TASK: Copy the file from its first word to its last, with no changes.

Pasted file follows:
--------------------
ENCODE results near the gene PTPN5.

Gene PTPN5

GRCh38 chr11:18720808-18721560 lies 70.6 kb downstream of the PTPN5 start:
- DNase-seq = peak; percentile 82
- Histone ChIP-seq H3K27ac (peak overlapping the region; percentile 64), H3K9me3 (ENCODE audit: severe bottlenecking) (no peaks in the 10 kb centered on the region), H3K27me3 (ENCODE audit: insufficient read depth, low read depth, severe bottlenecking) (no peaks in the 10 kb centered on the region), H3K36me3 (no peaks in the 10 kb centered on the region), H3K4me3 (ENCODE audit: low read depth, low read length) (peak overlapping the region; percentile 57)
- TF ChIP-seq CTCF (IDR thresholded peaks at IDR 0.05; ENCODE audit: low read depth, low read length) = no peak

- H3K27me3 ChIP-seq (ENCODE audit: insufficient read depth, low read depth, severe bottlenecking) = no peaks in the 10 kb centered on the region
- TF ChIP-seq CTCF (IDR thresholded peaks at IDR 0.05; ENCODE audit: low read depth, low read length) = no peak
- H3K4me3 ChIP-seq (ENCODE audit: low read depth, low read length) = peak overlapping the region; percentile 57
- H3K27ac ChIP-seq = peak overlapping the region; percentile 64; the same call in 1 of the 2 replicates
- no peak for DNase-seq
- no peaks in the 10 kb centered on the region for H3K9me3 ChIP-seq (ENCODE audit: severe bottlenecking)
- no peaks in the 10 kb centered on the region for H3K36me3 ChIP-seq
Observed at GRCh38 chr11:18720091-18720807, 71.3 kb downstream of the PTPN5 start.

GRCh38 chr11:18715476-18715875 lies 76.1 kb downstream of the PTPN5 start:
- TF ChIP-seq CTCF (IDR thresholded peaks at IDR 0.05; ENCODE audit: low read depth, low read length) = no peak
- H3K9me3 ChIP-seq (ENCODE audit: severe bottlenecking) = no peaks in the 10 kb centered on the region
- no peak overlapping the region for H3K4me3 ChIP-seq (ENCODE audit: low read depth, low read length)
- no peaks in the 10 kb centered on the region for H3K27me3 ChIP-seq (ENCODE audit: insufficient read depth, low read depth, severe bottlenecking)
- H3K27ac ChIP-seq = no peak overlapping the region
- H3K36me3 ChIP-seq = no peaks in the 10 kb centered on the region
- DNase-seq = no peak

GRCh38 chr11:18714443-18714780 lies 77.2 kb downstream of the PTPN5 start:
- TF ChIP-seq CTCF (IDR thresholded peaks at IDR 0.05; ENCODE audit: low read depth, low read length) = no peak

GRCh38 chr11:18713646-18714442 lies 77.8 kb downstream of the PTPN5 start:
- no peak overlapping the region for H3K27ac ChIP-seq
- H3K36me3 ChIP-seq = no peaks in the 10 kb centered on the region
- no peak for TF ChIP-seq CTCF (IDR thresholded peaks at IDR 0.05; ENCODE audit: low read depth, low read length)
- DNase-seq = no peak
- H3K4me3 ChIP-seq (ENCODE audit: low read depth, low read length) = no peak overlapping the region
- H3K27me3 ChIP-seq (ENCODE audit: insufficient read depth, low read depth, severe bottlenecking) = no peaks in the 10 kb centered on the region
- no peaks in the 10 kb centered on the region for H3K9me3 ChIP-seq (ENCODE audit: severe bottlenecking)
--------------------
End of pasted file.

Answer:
ENCODE results near the gene PTPN5.

Gene PTPN5

GRCh38 chr11:18720808-18721560 lies 70.6 kb downstream of the PTPN5 start:
- DNase-seq = peak; percentile 82
- Histone ChIP-seq H3K27ac (peak overlapping the region; percentile 64), H3K9me3 (ENCODE audit: severe bottlenecking) (no peaks in the 10 kb centered on the region), H3K27me3 (ENCODE audit: insufficient read depth, low read depth, severe bottlenecking) (no peaks in the 10 kb centered on the region), H3K36me3 (no peaks in the 10 kb centered on the region), H3K4me3 (ENCODE audit: low read depth, low read length) (peak overlapping the region; percentile 57)
- TF ChIP-seq CTCF (IDR thresholded peaks at IDR 0.05; ENCODE audit: low read depth, low read length) = no peak

- H3K27me3 ChIP-seq (ENCODE audit: insufficient read depth, low read depth, severe bottlenecking) = no peaks in the 10 kb centered on the region
- TF ChIP-seq CTCF (IDR thresholded peaks at IDR 0.05; ENCODE audit: low read depth, low read length) = no peak
- H3K4me3 ChIP-seq (ENCODE audit: low read depth, low read length) = peak overlapping the region; percentile 57
- H3K27ac ChIP-seq = peak overlapping the region; percentile 64; the same call in 1 of the 2 replicates
- no peak for DNase-seq
- no peaks in the 10 kb centered on the region for H3K9me3 ChIP-seq (ENCODE audit: severe bottlenecking)
- no peaks in the 10 kb centered on the region for H3K36me3 ChIP-seq
Observed at GRCh38 chr11:18720091-18720807, 71.3 kb downstream of the PTPN5 start.

GRCh38 chr11:18715476-18715875 lies 76.1 kb downstream of the PTPN5 start:
- TF ChIP-seq CTCF (IDR thresholded peaks at IDR 0.05; ENCODE audit: low read depth, low read length) = no peak
- H3K9me3 ChIP-seq (ENCODE audit: severe bottlenecking) = no peaks in the 10 kb centered on the region
- no peak overlapping the region for H3K4me3 ChIP-seq (ENCODE audit: low read depth, low read length)
- no peaks in the 10 kb centered on the region for H3K27me3 ChIP-seq (ENCODE audit: insufficient read depth, low read depth, severe bottlenecking)
- H3K27ac ChIP-seq = no peak overlapping the region
- H3K36me3 ChIP-seq = no peaks in the 10 kb centered on the region
- DNase-seq = no peak

GRCh38 chr11:18714443-18714780 lies 77.2 kb downstream of the PTPN5 start:
- TF ChIP-seq CTCF (IDR thresholded peaks at IDR 0.05; ENCODE audit: low read depth, low read length) = no peak

GRCh38 chr11:18713646-18714442 lies 77.8 kb downstream of the PTPN5 start:
- no peak overlapping the region for H3K27ac ChIP-seq
- H3K36me3 ChIP-seq = no peaks in the 10 kb centered on the region
- no peak for TF ChIP-seq CTCF (IDR thresholded peaks at IDR 0.05; ENCODE audit: low read depth, low read length)
- DNase-seq = no peak
- H3K4me3 ChIP-seq (ENCODE audit: low read depth, low read length) = no peak overlapping the region
- H3K27me3 ChIP-seq (ENCODE audit: insufficient read depth, low read depth, severe bottlenecking) = no peaks in the 10 kb centered on the region
- no peaks in the 10 kb centered on the region for H3K9me3 ChIP-seq (ENCODE audit: severe bottlenecking)